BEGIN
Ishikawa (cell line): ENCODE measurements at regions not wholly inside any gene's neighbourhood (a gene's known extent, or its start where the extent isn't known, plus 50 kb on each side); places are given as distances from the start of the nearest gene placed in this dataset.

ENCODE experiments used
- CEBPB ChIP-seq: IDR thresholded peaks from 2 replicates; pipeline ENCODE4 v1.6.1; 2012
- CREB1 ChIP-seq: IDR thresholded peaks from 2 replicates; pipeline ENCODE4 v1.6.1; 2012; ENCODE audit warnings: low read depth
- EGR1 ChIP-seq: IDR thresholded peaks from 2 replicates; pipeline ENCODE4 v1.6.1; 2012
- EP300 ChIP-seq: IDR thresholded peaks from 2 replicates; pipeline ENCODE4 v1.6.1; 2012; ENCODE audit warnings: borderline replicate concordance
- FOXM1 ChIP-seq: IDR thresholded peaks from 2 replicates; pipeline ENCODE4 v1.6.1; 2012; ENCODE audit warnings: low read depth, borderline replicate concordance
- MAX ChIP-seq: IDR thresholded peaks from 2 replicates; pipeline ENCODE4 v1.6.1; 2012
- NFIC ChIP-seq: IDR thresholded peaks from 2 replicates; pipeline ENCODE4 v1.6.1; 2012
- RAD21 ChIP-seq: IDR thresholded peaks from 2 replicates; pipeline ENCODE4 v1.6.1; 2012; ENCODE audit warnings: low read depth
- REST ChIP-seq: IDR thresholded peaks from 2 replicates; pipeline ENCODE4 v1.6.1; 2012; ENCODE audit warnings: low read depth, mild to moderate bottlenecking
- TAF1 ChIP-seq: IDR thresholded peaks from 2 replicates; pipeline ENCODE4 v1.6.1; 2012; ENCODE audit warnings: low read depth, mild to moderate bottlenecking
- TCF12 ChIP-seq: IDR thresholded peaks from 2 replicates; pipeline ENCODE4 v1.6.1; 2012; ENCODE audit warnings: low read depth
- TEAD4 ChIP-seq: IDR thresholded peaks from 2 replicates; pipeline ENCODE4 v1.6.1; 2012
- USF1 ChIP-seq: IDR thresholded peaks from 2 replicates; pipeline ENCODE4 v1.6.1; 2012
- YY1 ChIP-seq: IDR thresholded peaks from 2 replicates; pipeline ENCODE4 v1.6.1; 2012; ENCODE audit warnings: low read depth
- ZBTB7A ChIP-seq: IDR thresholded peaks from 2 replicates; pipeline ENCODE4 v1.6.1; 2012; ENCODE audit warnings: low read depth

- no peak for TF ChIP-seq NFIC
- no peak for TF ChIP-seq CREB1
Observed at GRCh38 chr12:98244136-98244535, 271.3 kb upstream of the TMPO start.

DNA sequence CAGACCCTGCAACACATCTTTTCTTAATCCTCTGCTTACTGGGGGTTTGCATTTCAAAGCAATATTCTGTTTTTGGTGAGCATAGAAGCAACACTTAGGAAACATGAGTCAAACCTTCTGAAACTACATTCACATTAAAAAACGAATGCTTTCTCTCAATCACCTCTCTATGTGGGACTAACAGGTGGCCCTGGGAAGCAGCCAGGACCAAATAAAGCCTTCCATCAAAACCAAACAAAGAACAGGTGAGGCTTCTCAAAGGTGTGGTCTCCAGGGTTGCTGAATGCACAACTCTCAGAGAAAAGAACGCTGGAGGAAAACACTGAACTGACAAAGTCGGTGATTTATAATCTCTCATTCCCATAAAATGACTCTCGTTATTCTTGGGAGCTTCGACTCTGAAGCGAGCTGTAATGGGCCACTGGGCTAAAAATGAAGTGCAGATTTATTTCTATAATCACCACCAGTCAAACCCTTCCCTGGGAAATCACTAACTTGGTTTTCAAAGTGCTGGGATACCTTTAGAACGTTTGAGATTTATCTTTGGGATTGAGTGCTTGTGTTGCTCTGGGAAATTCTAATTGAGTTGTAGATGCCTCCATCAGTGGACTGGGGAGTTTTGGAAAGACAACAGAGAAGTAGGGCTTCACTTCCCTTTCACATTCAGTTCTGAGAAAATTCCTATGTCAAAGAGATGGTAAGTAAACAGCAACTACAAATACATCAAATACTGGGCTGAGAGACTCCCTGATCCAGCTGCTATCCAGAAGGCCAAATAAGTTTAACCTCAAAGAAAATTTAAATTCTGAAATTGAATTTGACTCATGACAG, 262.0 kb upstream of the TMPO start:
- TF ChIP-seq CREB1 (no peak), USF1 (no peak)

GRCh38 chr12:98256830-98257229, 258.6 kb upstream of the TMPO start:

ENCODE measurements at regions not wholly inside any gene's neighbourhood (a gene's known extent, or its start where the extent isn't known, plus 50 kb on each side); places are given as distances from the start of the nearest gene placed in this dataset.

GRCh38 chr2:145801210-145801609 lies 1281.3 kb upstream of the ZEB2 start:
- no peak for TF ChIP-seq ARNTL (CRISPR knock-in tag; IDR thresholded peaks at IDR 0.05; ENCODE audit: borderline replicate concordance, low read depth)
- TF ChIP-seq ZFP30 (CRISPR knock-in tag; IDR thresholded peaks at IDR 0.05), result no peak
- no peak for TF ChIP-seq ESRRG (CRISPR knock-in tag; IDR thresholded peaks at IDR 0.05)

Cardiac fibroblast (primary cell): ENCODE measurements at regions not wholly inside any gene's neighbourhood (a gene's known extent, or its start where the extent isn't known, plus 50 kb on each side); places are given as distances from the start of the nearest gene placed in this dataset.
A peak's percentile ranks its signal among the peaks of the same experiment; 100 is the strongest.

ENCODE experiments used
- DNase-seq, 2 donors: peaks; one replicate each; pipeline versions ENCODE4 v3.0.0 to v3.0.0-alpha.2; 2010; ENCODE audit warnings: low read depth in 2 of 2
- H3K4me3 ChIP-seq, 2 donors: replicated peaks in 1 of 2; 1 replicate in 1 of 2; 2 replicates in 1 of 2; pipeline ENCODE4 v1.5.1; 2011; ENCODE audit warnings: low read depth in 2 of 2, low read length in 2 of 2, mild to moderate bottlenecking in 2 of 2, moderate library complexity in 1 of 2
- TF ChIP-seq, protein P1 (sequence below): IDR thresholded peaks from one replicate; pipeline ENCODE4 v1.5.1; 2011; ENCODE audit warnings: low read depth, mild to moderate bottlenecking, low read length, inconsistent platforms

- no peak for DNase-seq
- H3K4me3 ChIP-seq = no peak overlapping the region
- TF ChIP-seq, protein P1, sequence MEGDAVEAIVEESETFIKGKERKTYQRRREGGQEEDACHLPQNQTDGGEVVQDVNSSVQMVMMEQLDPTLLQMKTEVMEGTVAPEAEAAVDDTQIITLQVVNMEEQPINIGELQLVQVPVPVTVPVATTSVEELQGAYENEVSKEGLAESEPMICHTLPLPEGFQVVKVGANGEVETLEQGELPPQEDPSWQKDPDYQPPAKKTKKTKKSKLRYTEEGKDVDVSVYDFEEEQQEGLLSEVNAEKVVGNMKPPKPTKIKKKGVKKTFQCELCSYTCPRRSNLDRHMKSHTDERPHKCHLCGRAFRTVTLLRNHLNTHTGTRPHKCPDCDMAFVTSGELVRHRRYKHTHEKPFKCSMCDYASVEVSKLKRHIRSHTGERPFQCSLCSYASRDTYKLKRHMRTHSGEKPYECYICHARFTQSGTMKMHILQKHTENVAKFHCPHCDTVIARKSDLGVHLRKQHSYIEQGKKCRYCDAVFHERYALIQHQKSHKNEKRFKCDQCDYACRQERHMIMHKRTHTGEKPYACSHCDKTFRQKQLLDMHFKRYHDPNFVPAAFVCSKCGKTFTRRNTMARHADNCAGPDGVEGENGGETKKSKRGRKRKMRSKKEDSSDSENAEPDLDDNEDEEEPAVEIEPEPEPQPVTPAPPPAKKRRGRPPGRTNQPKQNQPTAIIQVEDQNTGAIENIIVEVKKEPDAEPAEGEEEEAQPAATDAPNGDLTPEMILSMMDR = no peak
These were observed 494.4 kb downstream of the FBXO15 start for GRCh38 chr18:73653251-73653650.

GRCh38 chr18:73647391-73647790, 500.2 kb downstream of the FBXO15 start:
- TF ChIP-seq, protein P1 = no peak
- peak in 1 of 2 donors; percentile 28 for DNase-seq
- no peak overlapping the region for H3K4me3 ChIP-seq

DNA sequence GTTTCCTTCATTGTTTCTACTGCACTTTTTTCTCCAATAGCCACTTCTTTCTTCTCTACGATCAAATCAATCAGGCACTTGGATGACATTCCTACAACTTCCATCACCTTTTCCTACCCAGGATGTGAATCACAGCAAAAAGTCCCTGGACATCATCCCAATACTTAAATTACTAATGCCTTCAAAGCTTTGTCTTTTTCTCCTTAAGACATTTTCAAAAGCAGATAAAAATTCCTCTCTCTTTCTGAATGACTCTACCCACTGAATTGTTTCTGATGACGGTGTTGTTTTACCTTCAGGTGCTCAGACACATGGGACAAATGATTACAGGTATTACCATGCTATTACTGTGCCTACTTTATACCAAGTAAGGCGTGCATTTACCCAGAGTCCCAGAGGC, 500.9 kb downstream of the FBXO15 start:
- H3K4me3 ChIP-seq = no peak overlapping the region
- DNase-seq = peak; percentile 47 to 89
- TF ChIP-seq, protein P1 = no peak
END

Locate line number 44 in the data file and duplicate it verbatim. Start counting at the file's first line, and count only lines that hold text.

- H3K4me3 ChIP-seq = no peak overlapping the region